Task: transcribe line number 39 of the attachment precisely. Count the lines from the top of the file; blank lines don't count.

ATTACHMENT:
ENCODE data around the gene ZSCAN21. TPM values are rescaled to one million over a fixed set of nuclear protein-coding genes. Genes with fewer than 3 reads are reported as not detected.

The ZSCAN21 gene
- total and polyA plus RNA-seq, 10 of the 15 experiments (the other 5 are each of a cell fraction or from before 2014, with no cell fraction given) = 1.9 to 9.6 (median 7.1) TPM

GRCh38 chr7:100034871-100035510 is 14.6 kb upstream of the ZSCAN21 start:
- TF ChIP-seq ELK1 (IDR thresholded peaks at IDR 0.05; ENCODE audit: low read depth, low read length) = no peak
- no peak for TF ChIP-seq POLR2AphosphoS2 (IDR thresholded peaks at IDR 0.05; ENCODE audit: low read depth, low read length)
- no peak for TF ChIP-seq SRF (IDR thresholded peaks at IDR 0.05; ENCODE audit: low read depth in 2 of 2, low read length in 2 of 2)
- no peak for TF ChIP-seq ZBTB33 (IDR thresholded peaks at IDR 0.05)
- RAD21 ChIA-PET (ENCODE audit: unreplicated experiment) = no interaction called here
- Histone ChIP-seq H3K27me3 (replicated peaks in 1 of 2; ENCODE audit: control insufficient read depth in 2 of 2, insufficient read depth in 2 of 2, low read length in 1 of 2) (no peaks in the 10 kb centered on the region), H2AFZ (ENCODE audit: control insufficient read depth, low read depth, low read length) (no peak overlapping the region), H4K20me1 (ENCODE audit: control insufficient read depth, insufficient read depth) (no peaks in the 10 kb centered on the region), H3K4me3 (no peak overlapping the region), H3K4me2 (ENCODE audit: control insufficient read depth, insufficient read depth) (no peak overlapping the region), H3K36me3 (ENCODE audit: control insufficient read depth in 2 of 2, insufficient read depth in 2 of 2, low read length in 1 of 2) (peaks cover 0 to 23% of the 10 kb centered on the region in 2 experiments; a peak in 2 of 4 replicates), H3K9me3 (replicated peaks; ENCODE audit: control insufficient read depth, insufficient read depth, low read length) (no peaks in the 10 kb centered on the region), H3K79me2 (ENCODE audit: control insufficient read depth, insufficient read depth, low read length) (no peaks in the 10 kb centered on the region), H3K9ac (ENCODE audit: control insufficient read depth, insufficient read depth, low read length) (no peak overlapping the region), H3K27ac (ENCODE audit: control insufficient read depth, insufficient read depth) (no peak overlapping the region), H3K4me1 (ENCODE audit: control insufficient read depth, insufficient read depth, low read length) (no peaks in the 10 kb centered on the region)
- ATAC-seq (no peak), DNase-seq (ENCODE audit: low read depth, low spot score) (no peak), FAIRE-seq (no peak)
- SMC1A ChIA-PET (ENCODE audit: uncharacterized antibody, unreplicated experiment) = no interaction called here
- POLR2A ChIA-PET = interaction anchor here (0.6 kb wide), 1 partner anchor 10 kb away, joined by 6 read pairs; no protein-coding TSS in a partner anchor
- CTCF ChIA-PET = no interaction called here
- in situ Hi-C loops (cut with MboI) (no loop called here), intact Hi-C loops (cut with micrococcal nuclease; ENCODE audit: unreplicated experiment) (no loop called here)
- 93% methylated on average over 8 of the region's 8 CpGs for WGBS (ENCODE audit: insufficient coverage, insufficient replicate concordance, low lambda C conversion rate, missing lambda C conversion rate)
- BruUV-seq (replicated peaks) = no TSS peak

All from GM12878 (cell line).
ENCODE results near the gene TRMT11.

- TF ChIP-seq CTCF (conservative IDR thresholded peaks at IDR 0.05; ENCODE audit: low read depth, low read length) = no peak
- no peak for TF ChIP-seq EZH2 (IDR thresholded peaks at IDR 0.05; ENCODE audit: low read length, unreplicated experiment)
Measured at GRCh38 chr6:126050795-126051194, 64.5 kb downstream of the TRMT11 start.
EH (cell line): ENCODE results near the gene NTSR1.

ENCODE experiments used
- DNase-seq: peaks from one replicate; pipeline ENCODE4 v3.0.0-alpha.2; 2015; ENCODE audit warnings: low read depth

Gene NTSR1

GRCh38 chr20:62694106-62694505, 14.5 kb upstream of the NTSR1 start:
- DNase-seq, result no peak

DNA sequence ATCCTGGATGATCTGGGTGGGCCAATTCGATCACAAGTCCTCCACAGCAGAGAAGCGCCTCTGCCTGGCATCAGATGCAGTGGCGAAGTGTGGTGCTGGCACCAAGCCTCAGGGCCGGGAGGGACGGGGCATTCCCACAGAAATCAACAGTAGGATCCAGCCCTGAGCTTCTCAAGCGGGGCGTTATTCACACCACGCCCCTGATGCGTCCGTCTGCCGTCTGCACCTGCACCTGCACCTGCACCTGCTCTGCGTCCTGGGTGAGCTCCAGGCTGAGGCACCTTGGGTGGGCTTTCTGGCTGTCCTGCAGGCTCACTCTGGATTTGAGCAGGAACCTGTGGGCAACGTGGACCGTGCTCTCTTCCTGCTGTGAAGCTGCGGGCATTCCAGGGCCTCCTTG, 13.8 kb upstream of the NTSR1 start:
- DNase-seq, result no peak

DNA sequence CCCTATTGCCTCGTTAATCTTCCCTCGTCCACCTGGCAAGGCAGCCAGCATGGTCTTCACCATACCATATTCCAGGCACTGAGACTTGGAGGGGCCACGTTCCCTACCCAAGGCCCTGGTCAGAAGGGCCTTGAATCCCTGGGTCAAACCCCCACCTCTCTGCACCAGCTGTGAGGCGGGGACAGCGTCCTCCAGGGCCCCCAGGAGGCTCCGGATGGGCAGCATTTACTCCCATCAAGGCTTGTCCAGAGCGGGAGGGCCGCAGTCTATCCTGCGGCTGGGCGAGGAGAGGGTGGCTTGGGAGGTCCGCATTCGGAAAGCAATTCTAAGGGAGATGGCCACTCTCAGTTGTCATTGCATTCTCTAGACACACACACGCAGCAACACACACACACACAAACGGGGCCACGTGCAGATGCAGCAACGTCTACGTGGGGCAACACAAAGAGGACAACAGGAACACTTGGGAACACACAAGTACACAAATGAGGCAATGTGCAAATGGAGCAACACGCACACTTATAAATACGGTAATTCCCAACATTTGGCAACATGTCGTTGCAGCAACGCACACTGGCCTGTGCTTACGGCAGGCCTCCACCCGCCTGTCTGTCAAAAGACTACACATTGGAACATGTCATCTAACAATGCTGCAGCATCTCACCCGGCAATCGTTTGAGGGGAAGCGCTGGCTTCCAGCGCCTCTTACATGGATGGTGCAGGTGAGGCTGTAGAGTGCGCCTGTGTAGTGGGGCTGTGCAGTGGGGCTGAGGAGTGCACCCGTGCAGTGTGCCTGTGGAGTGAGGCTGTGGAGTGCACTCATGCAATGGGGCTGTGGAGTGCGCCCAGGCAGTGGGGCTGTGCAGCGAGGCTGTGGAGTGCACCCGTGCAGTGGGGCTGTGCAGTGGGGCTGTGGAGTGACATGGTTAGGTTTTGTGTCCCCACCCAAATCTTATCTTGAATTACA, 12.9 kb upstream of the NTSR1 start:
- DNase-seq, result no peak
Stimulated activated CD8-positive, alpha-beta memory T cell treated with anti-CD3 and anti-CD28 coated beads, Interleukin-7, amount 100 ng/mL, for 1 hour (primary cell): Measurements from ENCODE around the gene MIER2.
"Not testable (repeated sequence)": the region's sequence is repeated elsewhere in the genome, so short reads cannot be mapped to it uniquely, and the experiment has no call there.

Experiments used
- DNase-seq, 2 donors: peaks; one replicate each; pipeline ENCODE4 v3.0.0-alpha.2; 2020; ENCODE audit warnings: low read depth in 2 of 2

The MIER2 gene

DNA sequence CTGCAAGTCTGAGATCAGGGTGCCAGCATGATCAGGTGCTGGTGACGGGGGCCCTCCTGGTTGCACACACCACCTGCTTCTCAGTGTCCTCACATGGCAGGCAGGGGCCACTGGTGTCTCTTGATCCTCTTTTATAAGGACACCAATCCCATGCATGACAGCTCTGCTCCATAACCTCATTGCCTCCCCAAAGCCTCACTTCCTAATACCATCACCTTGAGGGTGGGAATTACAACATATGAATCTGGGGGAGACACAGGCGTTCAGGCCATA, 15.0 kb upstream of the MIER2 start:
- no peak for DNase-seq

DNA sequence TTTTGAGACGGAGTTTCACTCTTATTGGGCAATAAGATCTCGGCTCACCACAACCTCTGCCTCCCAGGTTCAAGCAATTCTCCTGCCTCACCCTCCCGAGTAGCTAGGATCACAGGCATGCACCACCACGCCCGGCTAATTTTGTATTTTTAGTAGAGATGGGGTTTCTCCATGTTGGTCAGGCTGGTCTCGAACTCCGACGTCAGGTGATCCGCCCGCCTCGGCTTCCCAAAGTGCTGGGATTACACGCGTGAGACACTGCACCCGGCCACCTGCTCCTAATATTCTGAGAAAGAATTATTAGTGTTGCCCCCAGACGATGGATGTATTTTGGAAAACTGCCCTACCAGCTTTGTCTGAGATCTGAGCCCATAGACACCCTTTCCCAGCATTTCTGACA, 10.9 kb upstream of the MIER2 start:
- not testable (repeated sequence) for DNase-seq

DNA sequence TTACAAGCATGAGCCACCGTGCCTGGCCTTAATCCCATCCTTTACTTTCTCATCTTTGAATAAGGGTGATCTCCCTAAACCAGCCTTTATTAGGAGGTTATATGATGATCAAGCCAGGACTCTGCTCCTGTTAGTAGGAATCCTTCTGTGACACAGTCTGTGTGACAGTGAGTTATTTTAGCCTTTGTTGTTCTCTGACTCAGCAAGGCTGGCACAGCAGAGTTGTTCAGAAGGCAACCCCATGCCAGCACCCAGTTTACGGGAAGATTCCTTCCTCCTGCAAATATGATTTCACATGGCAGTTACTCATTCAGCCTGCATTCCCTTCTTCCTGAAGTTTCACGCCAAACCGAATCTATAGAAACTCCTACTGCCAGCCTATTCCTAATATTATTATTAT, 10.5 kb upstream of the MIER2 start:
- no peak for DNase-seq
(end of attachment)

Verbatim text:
- no peak for DNase-seq